Freedom and Liberty
“We hold these truths to be self-evident…” are powerful words that send a chill down our backs. During Independence Day, we remember our nation’s fight for freedom that occurred long ago. This holiday allows us to reflect on the freedom that we personally possess and pushes us to realize that people all over the world lack many basic rights. Judaism teaches us that every fifty years, slaves would gain their freedom during the Jubilee Year. As Jews, we must remember that ancient call for freedom as we continue that call of liberty throughout the four corners of the world.
Jewish Texts and Values
- You shall proclaim liberty throughout the land for all its inhabitants. (Leviticus 25:10)
- The essence of being cursed is being enslaved; the essence of blessing is liberty. (Sefat Emet on Leviticus 25:10)
- Rabbi Yehudah said: What does the term liberty mean? It connotes “one who dwells in a dwelling place and transports merchandise to any land.” This means that a person can live wherever they want and is not under the authority of others. (Rashi’s commentary on Leviticus 25:10)
- We hold these truths to be self-evident, that all men are created equal, that they are endowed by their Creator with certain unalienable rights, that among these are life, liberty and the pursuit of happiness. Declaration of Independence
- Independence Day Parade Float: Every year Temple Israel of Alameda (Alameda, CA) marches in the town’s annual Fourth of July parade. They are accompanied by a traveling klezmer band and many of the synagogue members from old to young wear t-shirts with Hebrew script. The Temple became involved with the parade after some racist and anti-Semitic incidents occurred in the town a few years ago. By marching in the parade, the Temple represents the Jewish community and is able to reach out to the wider Alameda society. In addition, the Temple has been able to do some outreach with many unaffiliated Jews in the area through this event.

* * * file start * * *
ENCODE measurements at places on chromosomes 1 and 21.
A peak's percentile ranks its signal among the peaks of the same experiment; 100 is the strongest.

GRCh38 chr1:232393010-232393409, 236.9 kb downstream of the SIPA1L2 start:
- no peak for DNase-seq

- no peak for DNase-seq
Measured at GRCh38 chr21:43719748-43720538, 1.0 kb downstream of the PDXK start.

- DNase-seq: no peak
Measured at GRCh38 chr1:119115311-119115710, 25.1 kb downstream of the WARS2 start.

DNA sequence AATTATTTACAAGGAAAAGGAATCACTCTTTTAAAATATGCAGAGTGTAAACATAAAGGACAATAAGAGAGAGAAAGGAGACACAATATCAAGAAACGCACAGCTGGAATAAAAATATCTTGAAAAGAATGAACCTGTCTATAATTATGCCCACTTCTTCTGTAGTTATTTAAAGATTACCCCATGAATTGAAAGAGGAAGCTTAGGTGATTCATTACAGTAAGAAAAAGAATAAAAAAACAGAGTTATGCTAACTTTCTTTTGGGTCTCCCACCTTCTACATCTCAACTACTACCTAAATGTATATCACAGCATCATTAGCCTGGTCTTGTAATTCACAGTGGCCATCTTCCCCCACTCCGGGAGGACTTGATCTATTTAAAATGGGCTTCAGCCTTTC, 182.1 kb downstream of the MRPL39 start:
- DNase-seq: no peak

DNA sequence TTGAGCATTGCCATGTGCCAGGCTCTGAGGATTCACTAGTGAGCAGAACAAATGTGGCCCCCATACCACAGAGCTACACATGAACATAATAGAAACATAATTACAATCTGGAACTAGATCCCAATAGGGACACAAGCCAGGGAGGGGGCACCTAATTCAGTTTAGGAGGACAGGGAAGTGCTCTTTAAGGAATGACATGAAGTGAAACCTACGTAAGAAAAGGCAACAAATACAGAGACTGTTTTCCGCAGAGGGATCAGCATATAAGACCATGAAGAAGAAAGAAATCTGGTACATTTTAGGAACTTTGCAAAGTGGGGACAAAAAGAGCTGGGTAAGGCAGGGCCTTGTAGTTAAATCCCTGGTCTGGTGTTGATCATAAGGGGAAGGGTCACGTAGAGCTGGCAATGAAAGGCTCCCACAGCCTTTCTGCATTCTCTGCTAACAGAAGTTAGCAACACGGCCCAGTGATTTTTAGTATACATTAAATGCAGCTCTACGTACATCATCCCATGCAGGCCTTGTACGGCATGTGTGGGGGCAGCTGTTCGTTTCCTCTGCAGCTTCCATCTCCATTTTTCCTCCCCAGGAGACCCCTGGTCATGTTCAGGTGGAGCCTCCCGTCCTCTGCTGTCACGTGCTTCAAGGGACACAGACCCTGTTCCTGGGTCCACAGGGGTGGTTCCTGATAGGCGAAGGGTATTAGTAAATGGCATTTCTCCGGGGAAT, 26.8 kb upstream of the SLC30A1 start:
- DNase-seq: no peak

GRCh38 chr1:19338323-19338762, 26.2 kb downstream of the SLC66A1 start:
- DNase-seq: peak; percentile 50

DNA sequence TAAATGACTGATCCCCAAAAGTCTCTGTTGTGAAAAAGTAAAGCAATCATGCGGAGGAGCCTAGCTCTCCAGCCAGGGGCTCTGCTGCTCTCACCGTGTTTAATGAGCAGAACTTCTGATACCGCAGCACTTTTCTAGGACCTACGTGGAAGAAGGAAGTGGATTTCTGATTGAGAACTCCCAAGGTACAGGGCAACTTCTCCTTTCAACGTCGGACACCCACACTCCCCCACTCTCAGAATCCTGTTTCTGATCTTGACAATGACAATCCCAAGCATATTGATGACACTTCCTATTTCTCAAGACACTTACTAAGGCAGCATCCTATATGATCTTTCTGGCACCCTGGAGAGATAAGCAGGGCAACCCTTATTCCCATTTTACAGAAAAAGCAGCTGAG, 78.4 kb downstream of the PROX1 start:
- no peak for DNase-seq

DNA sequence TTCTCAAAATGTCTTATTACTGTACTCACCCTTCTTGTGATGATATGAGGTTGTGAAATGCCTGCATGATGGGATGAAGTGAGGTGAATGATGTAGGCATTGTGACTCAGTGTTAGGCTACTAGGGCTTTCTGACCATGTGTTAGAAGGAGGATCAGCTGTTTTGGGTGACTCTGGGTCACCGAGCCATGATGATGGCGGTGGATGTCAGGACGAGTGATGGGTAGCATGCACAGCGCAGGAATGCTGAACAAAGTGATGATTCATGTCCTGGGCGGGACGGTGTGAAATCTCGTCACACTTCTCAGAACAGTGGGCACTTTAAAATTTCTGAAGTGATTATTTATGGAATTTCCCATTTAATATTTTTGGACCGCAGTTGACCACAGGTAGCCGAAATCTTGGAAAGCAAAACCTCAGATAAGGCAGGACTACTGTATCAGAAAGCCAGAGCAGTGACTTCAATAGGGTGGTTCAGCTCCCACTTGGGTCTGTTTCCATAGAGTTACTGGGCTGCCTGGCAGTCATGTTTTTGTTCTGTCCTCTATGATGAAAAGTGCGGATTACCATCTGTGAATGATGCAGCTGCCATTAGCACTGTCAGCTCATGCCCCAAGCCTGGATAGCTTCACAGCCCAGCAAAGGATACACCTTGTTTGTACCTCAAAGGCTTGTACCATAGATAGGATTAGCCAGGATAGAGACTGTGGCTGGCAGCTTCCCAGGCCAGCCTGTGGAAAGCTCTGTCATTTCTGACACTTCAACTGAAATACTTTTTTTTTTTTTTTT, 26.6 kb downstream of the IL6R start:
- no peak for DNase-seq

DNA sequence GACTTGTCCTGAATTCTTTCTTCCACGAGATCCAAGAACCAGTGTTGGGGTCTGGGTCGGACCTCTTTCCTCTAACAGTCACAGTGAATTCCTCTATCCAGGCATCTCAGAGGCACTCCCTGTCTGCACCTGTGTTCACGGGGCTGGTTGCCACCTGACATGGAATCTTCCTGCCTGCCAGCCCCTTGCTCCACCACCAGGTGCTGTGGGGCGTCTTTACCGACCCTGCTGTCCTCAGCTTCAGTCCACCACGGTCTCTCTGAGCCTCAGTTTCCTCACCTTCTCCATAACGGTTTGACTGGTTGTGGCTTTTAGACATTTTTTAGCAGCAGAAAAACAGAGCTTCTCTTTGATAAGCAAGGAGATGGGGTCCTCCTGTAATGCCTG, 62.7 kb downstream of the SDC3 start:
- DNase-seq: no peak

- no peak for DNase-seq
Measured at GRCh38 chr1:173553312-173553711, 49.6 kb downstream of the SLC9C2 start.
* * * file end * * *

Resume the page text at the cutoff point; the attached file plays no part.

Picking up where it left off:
- Torah and Haftarah Reading: Rabbi Arthur Waskow of the Shalom Center has encouraged a special Torah and Haftarah reading on Independence Day. He suggests reading Perek HaMelech (Passage on the King) from Deuteronomy 17:14-20, which speaks about the power of the King and the role of a leader to his/her people. As the Haftarah, he reads the main parts of the Declaration of Independence. Afterwards congregations can have a discussion about these texts and their meanings to our lives today. These experiences allow for a deeper understanding of the Declaration of Independence and give richer meaning to the Fourth of July for the Jewish community.
- American Jewish World Service - Bring justice and freedom to the rest of the world by assisting the American Jewish World Service in their work in Africa, Asia, and South America. Work hand-in-hand with AJWS through fundraising, educational programs, or study trips throughout the world.
- Human Rights Campaign- The Human Rights Campaign was established to assist the Gay, Lesbian, Bi-sexual, and Transgender communities. They wish to end all discrimination against the GLBT community and work to create fundamental freedom and fairness for all people.